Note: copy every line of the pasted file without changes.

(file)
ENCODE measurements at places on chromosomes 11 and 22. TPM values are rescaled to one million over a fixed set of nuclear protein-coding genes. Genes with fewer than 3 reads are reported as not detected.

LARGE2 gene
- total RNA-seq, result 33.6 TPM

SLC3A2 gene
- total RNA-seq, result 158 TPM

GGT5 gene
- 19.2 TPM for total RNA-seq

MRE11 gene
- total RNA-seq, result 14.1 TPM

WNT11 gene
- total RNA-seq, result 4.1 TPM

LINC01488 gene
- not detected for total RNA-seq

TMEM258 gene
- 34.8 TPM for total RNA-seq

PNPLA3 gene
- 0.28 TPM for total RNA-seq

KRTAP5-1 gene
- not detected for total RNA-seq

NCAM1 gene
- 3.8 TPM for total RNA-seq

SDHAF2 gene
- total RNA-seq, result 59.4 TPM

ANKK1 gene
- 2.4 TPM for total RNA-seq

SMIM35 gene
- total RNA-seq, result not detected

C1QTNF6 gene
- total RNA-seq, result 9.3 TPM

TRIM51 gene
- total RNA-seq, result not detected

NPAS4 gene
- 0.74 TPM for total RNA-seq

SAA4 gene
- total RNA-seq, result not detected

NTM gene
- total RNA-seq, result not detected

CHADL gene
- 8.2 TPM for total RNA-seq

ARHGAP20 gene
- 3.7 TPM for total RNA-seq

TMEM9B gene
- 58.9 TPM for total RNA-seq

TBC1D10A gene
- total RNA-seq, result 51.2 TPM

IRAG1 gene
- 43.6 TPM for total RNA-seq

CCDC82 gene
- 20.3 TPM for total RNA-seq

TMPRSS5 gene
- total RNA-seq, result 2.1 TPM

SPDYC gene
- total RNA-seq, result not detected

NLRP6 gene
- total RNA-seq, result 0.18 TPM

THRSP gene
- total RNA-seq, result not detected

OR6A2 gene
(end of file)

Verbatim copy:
ENCODE measurements at places on chromosomes 11 and 22. TPM values are rescaled to one million over a fixed set of nuclear protein-coding genes. Genes with fewer than 3 reads are reported as not detected.

LARGE2 gene
- total RNA-seq, result 33.6 TPM

SLC3A2 gene
- total RNA-seq, result 158 TPM

GGT5 gene
- 19.2 TPM for total RNA-seq

MRE11 gene
- total RNA-seq, result 14.1 TPM

WNT11 gene
- total RNA-seq, result 4.1 TPM

LINC01488 gene
- not detected for total RNA-seq

TMEM258 gene
- 34.8 TPM for total RNA-seq

PNPLA3 gene
- 0.28 TPM for total RNA-seq

KRTAP5-1 gene
- not detected for total RNA-seq

NCAM1 gene
- 3.8 TPM for total RNA-seq

SDHAF2 gene
- total RNA-seq, result 59.4 TPM

ANKK1 gene
- 2.4 TPM for total RNA-seq

SMIM35 gene
- total RNA-seq, result not detected

C1QTNF6 gene
- total RNA-seq, result 9.3 TPM

TRIM51 gene
- total RNA-seq, result not detected

NPAS4 gene
- 0.74 TPM for total RNA-seq

SAA4 gene
- total RNA-seq, result not detected

NTM gene
- total RNA-seq, result not detected

CHADL gene
- 8.2 TPM for total RNA-seq

ARHGAP20 gene
- 3.7 TPM for total RNA-seq

TMEM9B gene
- 58.9 TPM for total RNA-seq

TBC1D10A gene
- total RNA-seq, result 51.2 TPM

IRAG1 gene
- 43.6 TPM for total RNA-seq

CCDC82 gene
- 20.3 TPM for total RNA-seq

TMPRSS5 gene
- total RNA-seq, result 2.1 TPM

SPDYC gene
- total RNA-seq, result not detected

NLRP6 gene
- total RNA-seq, result 0.18 TPM

THRSP gene
- total RNA-seq, result not detected

OR6A2 gene